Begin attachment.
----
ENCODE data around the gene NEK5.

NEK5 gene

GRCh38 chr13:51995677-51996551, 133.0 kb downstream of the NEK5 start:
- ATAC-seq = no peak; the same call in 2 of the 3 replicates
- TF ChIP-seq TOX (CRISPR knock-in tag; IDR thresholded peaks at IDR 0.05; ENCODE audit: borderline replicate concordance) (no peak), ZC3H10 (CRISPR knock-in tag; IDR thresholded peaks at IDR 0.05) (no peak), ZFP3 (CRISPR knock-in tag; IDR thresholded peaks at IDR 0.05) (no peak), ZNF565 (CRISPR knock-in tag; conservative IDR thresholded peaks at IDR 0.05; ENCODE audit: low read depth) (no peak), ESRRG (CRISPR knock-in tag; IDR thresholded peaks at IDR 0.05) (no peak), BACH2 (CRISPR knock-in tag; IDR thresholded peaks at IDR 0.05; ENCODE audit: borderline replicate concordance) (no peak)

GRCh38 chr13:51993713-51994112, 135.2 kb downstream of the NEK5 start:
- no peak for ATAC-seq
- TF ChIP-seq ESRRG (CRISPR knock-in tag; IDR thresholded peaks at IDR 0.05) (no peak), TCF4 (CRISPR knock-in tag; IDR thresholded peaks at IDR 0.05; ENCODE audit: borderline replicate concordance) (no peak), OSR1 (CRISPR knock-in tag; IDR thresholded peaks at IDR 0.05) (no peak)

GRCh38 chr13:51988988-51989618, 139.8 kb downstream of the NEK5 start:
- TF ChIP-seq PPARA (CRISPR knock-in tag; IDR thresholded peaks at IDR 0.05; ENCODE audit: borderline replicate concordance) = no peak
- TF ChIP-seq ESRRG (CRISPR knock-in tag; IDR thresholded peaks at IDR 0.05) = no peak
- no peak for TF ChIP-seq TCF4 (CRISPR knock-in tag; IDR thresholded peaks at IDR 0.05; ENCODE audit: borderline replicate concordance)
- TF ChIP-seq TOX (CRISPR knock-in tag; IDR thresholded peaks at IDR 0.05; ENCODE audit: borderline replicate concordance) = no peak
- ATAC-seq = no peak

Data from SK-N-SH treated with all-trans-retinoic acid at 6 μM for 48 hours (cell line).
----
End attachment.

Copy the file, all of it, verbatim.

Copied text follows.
ENCODE data around the gene NEK5.

NEK5 gene

GRCh38 chr13:51995677-51996551, 133.0 kb downstream of the NEK5 start:
- ATAC-seq = no peak; the same call in 2 of the 3 replicates
- TF ChIP-seq TOX (CRISPR knock-in tag; IDR thresholded peaks at IDR 0.05; ENCODE audit: borderline replicate concordance) (no peak), ZC3H10 (CRISPR knock-in tag; IDR thresholded peaks at IDR 0.05) (no peak), ZFP3 (CRISPR knock-in tag; IDR thresholded peaks at IDR 0.05) (no peak), ZNF565 (CRISPR knock-in tag; conservative IDR thresholded peaks at IDR 0.05; ENCODE audit: low read depth) (no peak), ESRRG (CRISPR knock-in tag; IDR thresholded peaks at IDR 0.05) (no peak), BACH2 (CRISPR knock-in tag; IDR thresholded peaks at IDR 0.05; ENCODE audit: borderline replicate concordance) (no peak)

GRCh38 chr13:51993713-51994112, 135.2 kb downstream of the NEK5 start:
- no peak for ATAC-seq
- TF ChIP-seq ESRRG (CRISPR knock-in tag; IDR thresholded peaks at IDR 0.05) (no peak), TCF4 (CRISPR knock-in tag; IDR thresholded peaks at IDR 0.05; ENCODE audit: borderline replicate concordance) (no peak), OSR1 (CRISPR knock-in tag; IDR thresholded peaks at IDR 0.05) (no peak)

GRCh38 chr13:51988988-51989618, 139.8 kb downstream of the NEK5 start:
- TF ChIP-seq PPARA (CRISPR knock-in tag; IDR thresholded peaks at IDR 0.05; ENCODE audit: borderline replicate concordance) = no peak
- TF ChIP-seq ESRRG (CRISPR knock-in tag; IDR thresholded peaks at IDR 0.05) = no peak
- no peak for TF ChIP-seq TCF4 (CRISPR knock-in tag; IDR thresholded peaks at IDR 0.05; ENCODE audit: borderline replicate concordance)
- TF ChIP-seq TOX (CRISPR knock-in tag; IDR thresholded peaks at IDR 0.05; ENCODE audit: borderline replicate concordance) = no peak
- ATAC-seq = no peak

Data from SK-N-SH treated with all-trans-retinoic acid at 6 μM for 48 hours (cell line).